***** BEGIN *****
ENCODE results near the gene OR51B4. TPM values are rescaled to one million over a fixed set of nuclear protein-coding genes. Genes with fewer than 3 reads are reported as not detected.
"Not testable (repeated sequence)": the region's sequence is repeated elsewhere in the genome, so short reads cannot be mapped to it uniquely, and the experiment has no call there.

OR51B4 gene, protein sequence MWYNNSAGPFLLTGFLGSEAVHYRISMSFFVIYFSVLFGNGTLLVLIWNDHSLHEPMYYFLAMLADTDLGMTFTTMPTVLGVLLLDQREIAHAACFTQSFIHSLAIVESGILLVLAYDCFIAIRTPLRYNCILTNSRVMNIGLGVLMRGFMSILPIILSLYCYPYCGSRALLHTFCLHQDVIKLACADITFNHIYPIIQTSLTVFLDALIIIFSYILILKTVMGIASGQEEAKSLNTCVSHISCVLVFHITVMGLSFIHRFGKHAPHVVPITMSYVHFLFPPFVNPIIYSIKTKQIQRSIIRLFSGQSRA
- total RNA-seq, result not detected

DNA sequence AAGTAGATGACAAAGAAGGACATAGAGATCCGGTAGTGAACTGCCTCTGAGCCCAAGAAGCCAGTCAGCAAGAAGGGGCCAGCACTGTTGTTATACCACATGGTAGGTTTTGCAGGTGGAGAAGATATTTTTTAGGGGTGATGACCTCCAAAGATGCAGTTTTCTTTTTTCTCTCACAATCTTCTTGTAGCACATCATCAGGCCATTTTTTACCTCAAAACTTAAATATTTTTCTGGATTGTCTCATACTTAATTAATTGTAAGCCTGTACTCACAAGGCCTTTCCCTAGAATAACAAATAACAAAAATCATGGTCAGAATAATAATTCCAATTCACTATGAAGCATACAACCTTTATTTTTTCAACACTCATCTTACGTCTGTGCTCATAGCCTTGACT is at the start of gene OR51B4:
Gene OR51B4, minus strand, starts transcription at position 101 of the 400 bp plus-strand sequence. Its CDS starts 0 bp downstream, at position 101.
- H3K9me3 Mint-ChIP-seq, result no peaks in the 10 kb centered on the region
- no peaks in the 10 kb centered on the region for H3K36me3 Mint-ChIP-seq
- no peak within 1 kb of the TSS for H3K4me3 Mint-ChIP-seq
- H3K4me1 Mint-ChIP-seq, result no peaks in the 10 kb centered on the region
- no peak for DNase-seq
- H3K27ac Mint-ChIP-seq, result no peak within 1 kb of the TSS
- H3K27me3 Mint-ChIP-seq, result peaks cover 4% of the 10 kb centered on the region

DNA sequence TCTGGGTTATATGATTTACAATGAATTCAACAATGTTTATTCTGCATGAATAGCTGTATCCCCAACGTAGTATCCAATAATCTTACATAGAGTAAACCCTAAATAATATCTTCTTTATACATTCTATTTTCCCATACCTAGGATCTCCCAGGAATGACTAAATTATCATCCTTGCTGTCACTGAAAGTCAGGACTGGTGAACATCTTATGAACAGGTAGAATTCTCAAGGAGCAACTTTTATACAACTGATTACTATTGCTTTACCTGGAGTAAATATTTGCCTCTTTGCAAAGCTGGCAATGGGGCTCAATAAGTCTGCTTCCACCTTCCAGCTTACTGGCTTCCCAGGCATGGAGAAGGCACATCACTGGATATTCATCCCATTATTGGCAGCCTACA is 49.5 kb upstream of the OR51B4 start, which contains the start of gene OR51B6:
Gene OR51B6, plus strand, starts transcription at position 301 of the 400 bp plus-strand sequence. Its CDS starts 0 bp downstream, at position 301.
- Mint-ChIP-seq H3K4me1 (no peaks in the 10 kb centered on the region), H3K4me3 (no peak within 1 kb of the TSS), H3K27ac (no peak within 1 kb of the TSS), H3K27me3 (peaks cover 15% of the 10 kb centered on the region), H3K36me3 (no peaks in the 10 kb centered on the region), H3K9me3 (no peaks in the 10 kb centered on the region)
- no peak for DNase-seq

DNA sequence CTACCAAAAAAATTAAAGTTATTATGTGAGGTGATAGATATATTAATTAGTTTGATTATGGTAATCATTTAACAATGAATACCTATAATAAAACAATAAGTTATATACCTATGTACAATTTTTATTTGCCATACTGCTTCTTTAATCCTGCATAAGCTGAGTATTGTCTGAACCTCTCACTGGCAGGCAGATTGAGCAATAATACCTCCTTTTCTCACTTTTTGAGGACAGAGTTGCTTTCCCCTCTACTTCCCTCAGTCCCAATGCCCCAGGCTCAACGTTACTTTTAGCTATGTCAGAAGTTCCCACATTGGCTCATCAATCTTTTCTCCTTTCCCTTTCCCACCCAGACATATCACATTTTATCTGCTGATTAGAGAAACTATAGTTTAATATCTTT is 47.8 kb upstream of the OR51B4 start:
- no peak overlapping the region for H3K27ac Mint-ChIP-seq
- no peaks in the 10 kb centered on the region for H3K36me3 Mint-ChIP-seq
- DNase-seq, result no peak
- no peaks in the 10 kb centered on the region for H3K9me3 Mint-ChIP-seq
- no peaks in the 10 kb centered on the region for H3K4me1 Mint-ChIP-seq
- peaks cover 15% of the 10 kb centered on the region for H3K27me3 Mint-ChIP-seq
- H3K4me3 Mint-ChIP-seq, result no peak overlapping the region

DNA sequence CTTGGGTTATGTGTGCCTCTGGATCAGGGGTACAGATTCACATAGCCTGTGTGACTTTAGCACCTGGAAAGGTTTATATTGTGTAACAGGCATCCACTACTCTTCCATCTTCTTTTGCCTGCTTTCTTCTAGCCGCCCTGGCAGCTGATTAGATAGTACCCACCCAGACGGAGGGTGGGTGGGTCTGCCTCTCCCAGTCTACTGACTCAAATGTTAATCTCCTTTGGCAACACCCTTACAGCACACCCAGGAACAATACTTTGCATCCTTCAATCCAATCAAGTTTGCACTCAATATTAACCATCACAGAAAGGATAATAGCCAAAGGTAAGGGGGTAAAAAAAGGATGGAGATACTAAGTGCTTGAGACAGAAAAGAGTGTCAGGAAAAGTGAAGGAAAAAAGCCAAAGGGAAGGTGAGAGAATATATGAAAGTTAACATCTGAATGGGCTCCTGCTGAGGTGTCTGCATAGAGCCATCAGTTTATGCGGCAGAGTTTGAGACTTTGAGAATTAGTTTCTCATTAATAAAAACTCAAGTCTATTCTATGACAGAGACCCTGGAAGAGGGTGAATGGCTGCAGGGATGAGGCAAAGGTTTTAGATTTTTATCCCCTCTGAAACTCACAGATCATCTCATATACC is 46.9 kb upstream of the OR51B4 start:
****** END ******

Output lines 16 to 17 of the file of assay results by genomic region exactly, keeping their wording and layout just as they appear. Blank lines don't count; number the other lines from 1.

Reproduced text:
- Mint-ChIP-seq H3K4me1 (no peaks in the 10 kb centered on the region), H3K4me3 (no peak within 1 kb of the TSS), H3K27ac (no peak within 1 kb of the TSS), H3K27me3 (peaks cover 15% of the 10 kb centered on the region), H3K36me3 (no peaks in the 10 kb centered on the region), H3K9me3 (no peaks in the 10 kb centered on the region)
- no peak for DNase-seq